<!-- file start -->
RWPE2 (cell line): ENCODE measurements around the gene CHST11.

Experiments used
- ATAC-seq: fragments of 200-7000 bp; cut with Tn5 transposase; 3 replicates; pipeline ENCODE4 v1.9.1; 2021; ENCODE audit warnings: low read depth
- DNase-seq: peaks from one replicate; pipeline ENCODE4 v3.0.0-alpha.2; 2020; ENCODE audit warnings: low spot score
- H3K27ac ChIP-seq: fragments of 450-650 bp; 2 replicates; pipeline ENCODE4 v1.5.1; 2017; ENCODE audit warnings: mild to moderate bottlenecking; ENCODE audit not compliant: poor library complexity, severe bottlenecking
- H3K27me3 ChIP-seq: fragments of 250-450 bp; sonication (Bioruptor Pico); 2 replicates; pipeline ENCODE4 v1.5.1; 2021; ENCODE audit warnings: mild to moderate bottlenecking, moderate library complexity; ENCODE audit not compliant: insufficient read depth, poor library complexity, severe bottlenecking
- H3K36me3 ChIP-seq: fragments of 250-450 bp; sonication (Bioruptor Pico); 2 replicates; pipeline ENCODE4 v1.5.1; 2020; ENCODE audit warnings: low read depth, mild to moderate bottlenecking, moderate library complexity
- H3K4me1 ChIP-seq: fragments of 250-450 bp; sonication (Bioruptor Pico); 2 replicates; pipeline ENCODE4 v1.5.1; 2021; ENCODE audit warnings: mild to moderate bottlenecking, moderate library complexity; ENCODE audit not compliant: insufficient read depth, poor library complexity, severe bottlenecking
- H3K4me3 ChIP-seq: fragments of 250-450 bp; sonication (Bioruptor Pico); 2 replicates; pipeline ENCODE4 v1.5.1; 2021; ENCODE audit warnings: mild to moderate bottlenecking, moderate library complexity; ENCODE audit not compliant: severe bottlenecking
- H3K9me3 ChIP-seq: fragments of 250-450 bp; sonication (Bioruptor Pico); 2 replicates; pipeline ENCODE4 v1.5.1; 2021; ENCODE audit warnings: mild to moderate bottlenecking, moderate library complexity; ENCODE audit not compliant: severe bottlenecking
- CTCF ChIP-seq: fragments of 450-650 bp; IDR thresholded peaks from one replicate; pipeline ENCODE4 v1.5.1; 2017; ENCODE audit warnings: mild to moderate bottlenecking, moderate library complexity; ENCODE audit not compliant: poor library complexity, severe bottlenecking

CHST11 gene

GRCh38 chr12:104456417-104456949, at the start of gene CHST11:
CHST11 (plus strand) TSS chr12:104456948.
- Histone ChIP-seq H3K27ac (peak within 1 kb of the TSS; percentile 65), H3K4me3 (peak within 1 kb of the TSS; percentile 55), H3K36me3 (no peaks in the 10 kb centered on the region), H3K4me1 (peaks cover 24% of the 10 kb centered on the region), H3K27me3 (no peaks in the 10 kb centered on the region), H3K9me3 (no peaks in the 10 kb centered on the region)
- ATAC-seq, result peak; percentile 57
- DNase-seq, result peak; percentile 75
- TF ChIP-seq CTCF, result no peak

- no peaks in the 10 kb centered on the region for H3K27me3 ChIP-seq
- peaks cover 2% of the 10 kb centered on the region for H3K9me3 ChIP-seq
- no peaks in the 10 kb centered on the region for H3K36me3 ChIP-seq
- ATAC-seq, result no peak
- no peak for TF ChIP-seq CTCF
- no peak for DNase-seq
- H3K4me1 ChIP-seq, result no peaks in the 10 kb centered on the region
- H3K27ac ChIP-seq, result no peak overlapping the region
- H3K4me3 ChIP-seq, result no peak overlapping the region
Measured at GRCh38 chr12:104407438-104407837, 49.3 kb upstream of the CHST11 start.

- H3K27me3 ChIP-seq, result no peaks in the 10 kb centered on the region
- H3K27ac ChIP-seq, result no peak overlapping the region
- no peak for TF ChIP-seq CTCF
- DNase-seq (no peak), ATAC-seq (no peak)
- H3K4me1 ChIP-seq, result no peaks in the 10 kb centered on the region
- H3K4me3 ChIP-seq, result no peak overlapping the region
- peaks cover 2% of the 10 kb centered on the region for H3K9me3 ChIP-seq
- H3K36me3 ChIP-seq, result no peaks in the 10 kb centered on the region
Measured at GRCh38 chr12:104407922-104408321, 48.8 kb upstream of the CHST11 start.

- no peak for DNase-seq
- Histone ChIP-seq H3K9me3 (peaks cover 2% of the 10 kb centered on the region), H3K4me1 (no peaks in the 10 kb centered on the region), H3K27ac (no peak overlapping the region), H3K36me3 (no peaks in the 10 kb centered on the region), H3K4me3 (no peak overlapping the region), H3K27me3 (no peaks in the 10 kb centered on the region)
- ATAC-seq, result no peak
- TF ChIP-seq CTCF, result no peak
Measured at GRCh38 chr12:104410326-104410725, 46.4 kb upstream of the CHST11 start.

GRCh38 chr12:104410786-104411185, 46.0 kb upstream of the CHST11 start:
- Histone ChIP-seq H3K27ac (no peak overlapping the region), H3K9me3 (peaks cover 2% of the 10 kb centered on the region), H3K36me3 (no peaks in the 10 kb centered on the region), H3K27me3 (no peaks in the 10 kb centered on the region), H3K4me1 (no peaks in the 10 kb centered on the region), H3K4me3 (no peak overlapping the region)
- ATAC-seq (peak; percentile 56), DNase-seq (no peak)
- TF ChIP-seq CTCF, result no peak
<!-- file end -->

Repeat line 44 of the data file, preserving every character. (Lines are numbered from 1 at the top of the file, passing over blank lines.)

- Histone ChIP-seq H3K27ac (no peak overlapping the region), H3K9me3 (peaks cover 2% of the 10 kb centered on the region), H3K36me3 (no peaks in the 10 kb centered on the region), H3K27me3 (no peaks in the 10 kb centered on the region), H3K4me1 (no peaks in the 10 kb centered on the region), H3K4me3 (no peak overlapping the region)